I know that I promised something on Zulu culture. And I’ll get to that. But I have something else on my mind right now.
I went to a science workshop today. There is a science fair in two weeks. Every school sends their representative students, who will present posters and answer questions. The winning students will get scholarships to go to prestigious high schools. And everyone gets improved science materials, instruction, and funding.
Aw, how sweet. Schools that don’t send students will have funding cut, but that’s just a push to make schools take this seriously, right?
And what useful information we learned! Everyone can make a pretty border on their poster now; because that will offset the fact that the posters have both vapid and inaccurate information (beyond the mistakes in the workshop handout).
And isn’t this a great way to let students shine! Think of the possibilities: one of these poor, impoverished students might get the chance for a better education and life! Except that, you know, only the students at the already adequately managed schools even have the slightest shot at the prize.
My students? We’ll pick the brightest science students we have. They barely understand English, they have rarely seen a science experiment in their lives, and they have never been taught to think either creatively or logically for themselves. Our brightest students go to be humiliated, for science to be made an instrument of torture.
The generation before them was educated under Bantu education, where black people were taught the bare minimum to be good servants. This still has effects. I heard an adult this morning – an intelligent adult with many leading roles in the community – who could not do basic arithmetic. I mean, arithmetic like “5,315 + 0,1” (or “5.315 + 0.1” for my American readers). I have talked to teachers – teachers! – who thought that Australia and London are in the United States. (And the teachers are continuing to take courses and work for certifications, by the way – so I’m pointing out the system’s failures, rather than necessarily those of the individuals.)
Who, then, has been around to help my students? And it is worse than you might think. They don’t just have misinformation. They have never been taught to retain information or to process it themselves. I taught a basic lesson for an entire week – a lesson that should have already been review – and it was completely lost from their minds after another week. That’s the entire class, not just the layabouts. I wrote an example flashcard on the board, and 15 minutes later almost a third of the class had failed to copy it down. I could keep going on.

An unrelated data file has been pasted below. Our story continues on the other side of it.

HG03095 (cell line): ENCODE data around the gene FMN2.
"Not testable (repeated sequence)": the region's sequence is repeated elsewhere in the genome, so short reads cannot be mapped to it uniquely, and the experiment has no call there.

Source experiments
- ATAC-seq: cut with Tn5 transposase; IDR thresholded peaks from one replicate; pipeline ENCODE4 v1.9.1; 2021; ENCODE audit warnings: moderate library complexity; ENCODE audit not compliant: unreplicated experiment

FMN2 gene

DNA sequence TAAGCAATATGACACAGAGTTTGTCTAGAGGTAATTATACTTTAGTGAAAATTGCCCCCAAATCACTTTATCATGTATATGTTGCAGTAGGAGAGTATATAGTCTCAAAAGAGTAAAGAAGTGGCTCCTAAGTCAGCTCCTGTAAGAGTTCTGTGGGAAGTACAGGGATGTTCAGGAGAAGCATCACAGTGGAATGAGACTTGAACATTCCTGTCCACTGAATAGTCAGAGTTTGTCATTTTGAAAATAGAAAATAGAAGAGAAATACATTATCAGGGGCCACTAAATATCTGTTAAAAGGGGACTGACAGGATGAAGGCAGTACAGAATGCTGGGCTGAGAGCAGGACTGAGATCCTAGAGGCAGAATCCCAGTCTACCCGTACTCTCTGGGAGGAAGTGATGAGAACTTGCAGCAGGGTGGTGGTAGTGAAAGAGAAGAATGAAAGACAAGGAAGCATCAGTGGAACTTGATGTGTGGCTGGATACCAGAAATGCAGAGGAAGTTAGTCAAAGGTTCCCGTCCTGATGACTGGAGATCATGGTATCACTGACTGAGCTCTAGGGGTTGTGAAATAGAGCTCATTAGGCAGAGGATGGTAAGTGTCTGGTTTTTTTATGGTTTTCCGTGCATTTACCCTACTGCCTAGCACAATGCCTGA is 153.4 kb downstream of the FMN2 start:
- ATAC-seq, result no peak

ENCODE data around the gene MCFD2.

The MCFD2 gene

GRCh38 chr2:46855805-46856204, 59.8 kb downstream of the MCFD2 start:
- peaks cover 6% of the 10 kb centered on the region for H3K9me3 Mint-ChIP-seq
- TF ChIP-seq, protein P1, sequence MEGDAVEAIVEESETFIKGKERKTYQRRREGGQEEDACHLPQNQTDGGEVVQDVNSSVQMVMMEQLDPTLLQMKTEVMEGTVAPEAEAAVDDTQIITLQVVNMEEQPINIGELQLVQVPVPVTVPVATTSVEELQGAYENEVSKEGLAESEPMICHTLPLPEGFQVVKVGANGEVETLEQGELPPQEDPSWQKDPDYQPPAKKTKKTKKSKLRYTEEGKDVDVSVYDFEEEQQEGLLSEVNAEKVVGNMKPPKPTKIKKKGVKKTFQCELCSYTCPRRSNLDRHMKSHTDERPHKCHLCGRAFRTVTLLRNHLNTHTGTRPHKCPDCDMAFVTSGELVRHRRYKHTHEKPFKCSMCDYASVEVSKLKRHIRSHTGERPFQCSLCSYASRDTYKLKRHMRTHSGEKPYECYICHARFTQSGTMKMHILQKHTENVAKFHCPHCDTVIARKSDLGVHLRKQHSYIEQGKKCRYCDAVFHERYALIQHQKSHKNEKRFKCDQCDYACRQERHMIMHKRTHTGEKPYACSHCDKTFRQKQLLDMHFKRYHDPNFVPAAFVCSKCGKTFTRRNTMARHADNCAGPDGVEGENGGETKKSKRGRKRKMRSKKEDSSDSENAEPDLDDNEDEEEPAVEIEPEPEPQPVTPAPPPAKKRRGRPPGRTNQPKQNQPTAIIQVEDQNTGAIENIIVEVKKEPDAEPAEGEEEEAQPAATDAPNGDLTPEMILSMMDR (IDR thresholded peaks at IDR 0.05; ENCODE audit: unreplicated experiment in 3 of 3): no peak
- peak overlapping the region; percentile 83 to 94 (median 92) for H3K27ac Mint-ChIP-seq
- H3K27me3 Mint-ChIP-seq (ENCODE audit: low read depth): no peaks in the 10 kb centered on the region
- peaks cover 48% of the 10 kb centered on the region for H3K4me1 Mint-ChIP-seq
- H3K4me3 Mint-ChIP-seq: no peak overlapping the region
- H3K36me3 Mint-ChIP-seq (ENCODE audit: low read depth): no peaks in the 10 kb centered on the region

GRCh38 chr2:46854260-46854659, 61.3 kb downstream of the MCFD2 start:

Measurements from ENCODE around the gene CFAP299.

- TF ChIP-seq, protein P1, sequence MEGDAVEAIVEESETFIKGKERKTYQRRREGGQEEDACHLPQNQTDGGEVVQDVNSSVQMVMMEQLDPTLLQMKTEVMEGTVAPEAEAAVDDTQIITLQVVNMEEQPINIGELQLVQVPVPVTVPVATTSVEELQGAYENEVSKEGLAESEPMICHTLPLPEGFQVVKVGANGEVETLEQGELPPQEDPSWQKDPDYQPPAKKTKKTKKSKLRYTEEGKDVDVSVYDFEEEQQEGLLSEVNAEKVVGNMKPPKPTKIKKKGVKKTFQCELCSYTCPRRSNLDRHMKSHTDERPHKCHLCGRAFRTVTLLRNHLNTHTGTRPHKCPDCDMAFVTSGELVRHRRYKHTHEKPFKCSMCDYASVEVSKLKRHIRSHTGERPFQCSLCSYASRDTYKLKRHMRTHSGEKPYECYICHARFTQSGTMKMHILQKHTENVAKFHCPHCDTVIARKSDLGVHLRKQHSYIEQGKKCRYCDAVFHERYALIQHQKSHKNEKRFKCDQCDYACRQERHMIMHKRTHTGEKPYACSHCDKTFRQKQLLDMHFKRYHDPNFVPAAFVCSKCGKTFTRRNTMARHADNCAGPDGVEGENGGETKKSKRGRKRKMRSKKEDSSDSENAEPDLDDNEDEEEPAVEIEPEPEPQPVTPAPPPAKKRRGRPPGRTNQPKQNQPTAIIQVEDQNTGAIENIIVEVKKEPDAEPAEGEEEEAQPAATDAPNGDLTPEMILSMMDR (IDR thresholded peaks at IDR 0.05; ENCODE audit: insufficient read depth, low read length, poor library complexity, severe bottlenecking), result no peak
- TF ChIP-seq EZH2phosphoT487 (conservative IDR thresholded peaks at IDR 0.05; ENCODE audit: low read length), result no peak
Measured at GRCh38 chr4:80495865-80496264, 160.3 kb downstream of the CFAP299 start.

Oh, and then there’s the fact that the government won’t finish paying for a building sitting half-built in the yard. (They don’t mind paying large sums to change the name of the district, however.) The school needed to have pit latrines completely rebuilt, because the learners were getting diseases and rashes from the old ones. And then there’s the E. coli problem with the water source. Or the 4th-5th grade classroom which has no glass in the windows and poor lighting (all natural) together with dirty chalkboards.
And how about the 10 km walk for some students? Or their chores at home, which might include bringing herds of cows home several km more? And there are verified HIV positive students, some of whom don’t even know their status – their parents just give them their meds without explanation.
These kids have been set up for failure. It’s nice to say that maybe I will be the turning point for some of them. But honestly? They have years more of poor schooling ahead of them, enough to undo what I bring. And will the small amount that they retain be enough to get them to a better tertiary school (if any at all) or a better job? When I train the teachers at my school, will this make any difference whatsoever compared to the NGOs already there, which seem to accomplish little more than decorative reforms?
So why am I here? I started this tirade with the group of well-wishing philanthropists who don’t seem to have a clue about my school or the problems my learners have. There needs to be a change, but good intentions are not sufficient. Good intentions are never sufficient, whether coupled with charitable donations, dances around a campfire while singing “kumbahyah”, or with some feeling of “identification” with the locals. I am here to understand just what the problems are, to try to find something, anything, that might be done to change the world and right these hideously twisted systems.